the Fifth
Gold Medal Concours d’Elegance of Fine Guns

Proudly Presented by the NRA
and in association with Butterfields
2003 Charity Sponsor B. Searcy & Co

Rock Springs Ranch & Lodge, May 2/3, 2003

The Honored Marque


Larry Shelton, Collector

One of the most unusual and least known of all English gunmakers, J.P. Clabrough built high-quality guns in Birmingham specifically for the American West Coast. California Side by Side Society member Larry Shelton has become the authority on Clabrough, and literally “wrote the book” on this maker (J.P. Clabrough & Bros., Gunmakers), designated The Honored Marque of the 5th Gold Medal Concours.

On display from Mr. Shelton’s extensive collection will be the different types of Clabrough double-barreled shotguns, from percussion through modern breechloaders, including l8 of his finest and most interesting pieces: two muzzleloaders, a snap-action thumb-hole gun, three sidelever hammer guns, seven toplever hammer guns, a Damascus hammerless boxlock and a Damascus hammerless sidelock, three steel-barrel sidelock hammerless guns and a steel-barrel boxlock. Many are cased, some are matched pairs. Rounding out the display will be a selection of Clabrough photographs, cartridges, powder cans, etc.

“In the 1960s and ’70s, while doing research for a book on early California gunmakers, I found myself accumulating a good deal of information on an interesting Birmingham (England) maker who was relatively unknown here at the time. For many of my fellow collectors, I need not explain further how I fell into the ‘trap’ of collecting Clabrough guns . . .

“John Plumb Clabrough came from England to California in the 1850s, undoubtedly with previous gunmaking experience. He learned the American gun trade by working for various gun shops in San Francisco, and in l867 he opened his own small shop. Business increased, and he invited his brothers, Joseph and George, to join him in what became Clabrough & Bros. Then, in 187l, John returned to England and began to produce his own line of guns for export to his (now larger) store in San Francisco. Eventually he added sales offices in New York City, Philadelphia and Chicago, and then in other countries. In the late l880s, Clabrough reached its peak production of l0, 000 to l2, 000 guns a year, produced in factories on Birmingham’s Whittall Street and the now-legendary St. Mary’s Row.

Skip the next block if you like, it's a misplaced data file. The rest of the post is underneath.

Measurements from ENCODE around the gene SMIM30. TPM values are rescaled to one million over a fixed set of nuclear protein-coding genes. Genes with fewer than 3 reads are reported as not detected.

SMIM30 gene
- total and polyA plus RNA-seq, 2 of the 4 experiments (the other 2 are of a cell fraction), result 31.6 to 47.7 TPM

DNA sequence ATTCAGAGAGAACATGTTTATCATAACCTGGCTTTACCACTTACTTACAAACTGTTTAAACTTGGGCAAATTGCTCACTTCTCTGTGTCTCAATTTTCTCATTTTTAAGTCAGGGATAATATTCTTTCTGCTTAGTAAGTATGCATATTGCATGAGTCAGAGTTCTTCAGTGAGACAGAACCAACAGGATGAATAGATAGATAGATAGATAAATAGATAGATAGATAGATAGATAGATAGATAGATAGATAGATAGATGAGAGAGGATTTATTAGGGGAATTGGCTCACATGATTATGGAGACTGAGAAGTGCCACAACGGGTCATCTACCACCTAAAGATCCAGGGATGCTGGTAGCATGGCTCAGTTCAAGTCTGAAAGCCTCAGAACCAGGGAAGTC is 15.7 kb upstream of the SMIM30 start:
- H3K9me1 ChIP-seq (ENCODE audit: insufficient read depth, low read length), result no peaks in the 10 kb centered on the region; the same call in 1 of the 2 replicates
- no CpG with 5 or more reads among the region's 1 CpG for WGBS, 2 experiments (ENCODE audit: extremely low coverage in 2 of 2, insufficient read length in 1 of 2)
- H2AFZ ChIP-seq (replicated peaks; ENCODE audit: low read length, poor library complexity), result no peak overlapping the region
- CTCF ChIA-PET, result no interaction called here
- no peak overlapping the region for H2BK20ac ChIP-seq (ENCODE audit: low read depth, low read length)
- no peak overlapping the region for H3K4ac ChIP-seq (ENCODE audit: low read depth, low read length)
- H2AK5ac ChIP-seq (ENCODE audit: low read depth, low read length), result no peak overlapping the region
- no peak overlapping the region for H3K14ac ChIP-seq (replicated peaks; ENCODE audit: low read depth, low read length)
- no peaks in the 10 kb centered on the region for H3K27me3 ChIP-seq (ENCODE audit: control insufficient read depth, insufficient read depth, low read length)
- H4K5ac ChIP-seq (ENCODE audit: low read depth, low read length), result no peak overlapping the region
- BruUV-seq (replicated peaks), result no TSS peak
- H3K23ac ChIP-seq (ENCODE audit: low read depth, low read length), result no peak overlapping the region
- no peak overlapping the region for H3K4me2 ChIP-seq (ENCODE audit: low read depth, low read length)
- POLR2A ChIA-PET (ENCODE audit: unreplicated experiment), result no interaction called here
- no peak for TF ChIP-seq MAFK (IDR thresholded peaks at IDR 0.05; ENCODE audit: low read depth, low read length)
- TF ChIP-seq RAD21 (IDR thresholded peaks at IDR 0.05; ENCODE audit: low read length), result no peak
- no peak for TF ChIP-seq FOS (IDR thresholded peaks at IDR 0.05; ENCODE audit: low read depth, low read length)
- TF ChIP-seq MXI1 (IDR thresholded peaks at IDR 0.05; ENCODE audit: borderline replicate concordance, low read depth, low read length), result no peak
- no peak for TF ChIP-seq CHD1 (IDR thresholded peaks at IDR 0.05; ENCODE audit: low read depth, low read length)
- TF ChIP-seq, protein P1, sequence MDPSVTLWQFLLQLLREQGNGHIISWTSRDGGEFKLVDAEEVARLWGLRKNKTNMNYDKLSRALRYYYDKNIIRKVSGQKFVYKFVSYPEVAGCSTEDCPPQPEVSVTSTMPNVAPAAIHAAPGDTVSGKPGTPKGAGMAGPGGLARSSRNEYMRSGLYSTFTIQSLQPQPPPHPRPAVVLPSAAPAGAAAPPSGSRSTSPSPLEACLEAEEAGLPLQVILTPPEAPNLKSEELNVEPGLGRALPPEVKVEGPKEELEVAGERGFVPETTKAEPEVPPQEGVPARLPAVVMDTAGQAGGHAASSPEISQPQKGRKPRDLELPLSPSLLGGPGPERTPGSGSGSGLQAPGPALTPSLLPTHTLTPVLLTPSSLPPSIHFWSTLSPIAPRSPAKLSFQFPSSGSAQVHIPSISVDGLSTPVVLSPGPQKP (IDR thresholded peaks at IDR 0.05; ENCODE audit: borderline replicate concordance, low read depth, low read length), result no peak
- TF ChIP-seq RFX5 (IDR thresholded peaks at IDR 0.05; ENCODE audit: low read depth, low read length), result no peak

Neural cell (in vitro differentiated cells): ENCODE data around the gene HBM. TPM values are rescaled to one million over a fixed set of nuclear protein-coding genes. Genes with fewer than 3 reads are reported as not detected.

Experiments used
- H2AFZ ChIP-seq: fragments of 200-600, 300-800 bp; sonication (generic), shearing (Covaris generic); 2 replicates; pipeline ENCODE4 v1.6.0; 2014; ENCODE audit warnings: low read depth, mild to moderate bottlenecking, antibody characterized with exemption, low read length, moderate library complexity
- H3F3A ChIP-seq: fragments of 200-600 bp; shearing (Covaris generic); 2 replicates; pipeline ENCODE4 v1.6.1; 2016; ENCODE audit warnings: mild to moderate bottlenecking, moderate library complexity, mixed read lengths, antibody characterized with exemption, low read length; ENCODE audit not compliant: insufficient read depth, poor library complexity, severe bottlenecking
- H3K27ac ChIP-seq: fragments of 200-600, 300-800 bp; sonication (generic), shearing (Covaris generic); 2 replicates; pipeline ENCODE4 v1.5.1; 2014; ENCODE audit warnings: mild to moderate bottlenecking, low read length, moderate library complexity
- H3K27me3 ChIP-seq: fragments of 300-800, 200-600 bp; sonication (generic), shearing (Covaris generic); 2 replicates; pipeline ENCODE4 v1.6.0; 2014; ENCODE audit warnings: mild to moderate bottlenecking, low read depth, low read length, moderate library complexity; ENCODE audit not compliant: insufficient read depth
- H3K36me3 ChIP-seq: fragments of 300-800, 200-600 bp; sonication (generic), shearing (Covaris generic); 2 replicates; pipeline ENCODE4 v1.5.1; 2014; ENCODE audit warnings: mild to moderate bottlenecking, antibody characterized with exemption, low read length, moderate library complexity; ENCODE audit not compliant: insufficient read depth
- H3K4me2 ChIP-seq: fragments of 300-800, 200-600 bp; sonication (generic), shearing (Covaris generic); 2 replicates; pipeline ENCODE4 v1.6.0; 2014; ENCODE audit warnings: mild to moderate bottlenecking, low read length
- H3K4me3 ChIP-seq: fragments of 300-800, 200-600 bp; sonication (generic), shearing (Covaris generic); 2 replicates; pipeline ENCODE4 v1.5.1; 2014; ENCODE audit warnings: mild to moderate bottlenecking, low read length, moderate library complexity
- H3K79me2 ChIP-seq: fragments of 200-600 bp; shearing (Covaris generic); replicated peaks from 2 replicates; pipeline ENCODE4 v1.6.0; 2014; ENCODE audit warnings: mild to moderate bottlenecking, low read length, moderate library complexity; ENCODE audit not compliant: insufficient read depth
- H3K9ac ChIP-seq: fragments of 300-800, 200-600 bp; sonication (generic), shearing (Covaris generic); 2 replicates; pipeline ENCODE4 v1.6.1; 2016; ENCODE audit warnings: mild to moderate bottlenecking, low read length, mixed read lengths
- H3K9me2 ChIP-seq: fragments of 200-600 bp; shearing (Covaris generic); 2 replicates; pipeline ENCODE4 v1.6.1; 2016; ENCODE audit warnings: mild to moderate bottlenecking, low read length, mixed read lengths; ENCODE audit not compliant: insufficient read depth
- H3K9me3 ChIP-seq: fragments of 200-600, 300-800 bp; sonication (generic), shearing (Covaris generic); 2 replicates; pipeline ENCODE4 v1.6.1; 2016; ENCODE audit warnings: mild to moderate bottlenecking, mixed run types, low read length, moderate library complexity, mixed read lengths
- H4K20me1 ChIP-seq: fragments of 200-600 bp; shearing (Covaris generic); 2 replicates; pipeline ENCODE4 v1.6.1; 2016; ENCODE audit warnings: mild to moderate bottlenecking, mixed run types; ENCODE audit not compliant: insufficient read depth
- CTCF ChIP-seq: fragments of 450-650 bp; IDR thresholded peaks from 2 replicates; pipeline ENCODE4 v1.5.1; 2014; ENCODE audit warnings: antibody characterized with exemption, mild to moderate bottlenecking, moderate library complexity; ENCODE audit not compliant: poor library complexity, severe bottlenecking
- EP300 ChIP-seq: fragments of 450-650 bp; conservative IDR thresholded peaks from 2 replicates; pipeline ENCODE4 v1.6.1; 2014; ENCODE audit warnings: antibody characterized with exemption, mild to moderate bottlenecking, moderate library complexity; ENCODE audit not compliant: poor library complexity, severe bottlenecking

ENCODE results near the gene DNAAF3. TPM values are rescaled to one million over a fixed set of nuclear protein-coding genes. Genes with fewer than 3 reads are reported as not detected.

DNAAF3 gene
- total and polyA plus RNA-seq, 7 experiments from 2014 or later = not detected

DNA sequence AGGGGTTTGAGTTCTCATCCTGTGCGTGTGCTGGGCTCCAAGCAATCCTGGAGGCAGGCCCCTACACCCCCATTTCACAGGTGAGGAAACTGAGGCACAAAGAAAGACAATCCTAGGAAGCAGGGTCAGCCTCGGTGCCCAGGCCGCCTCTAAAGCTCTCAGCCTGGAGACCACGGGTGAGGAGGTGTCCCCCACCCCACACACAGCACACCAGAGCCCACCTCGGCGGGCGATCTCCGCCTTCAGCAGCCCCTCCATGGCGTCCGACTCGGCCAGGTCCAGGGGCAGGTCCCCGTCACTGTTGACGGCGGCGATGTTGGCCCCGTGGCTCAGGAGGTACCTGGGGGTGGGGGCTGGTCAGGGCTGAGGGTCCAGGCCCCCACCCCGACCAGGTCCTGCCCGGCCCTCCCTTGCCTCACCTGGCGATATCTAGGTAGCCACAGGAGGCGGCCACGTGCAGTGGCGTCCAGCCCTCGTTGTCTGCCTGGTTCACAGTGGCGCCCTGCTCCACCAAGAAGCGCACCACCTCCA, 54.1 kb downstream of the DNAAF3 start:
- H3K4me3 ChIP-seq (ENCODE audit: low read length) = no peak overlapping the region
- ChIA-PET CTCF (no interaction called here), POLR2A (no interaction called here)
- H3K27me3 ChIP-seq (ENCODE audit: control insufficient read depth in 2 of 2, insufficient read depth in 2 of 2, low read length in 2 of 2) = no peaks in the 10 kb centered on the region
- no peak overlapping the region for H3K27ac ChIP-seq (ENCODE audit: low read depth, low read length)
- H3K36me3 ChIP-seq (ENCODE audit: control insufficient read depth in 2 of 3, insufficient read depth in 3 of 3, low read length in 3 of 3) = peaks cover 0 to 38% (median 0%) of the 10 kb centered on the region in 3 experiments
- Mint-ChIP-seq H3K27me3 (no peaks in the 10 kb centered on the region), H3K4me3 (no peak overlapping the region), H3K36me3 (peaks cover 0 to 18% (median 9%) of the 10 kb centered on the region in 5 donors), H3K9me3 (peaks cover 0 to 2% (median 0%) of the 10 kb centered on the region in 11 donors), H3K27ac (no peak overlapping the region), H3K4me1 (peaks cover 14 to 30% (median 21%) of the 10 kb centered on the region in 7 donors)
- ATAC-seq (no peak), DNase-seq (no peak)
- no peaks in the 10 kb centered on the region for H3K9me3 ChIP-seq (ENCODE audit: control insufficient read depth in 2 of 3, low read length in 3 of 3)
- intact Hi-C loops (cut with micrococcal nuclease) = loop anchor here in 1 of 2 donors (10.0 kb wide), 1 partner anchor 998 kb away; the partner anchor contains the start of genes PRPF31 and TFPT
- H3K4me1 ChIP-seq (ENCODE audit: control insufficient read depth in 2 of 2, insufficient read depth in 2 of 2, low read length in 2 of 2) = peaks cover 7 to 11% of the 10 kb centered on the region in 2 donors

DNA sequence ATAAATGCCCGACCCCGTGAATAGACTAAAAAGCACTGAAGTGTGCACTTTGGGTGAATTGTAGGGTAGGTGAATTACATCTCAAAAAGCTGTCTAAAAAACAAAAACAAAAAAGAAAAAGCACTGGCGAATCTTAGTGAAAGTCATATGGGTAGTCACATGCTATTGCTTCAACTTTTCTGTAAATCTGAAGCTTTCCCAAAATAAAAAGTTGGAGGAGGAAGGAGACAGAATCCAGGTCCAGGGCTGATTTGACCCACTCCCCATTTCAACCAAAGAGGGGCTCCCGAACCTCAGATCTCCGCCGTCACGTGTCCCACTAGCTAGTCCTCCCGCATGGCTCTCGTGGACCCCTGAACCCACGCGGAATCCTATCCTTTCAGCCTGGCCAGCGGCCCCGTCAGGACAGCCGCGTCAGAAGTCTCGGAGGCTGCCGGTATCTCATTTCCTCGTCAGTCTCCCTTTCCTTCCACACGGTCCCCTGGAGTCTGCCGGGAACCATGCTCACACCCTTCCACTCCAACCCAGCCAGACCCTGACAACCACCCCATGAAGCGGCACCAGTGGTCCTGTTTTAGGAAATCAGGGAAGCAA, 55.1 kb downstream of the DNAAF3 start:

“As with the American gun manufacturers, fine guns were not the mainstay of the J.P. Clabrough company. In fact, lower-grade, less expensive guns that suited the Western American market were their bread and butter. Nonetheless, it was said that the cheapest Clabrough gun was the best available for the money, while Clabrough “bests” were as good as the top London guns.

“From a collecting point of view, Clabrough produced an interesting variety of firearms-from percussion and hammer guns through sidelock and boxlock hammerless guns. One characteristic I like is their buttplates characteristically decorated with the head of a dog holding a California valley quail in its mouth. And sometimes the gamebirds engraved on the locks or action body are also California quail, more indications of John Clabrough’s Western American roots.

“When the l890 US Tariff was enacted, English exports to America began to decline. In l893 Clabrough sold his company to an employee named Douglas Johnstone and retired to San Francisco. Johnstone added another line of guns, under the name Clabrough & Johnstone, and he carried on the business until World War I. Like many English gunmaking firms, C&J was forced to amalgamate with other firms. In l9l4, they joined forces with Hollis, Bentley & Playfair, which were all under the management of John O. Redgrave, a lifelong Clabrough employee who became the proprietor in l9l8. In l937, battered by import taxes, then the Great War and finally the Depression, Clabrough & Johnstone closed its doors. All that remains today is the unique legacy of a gunmaker that had roots both in England and the American West Coast.”

–Larry Shelton

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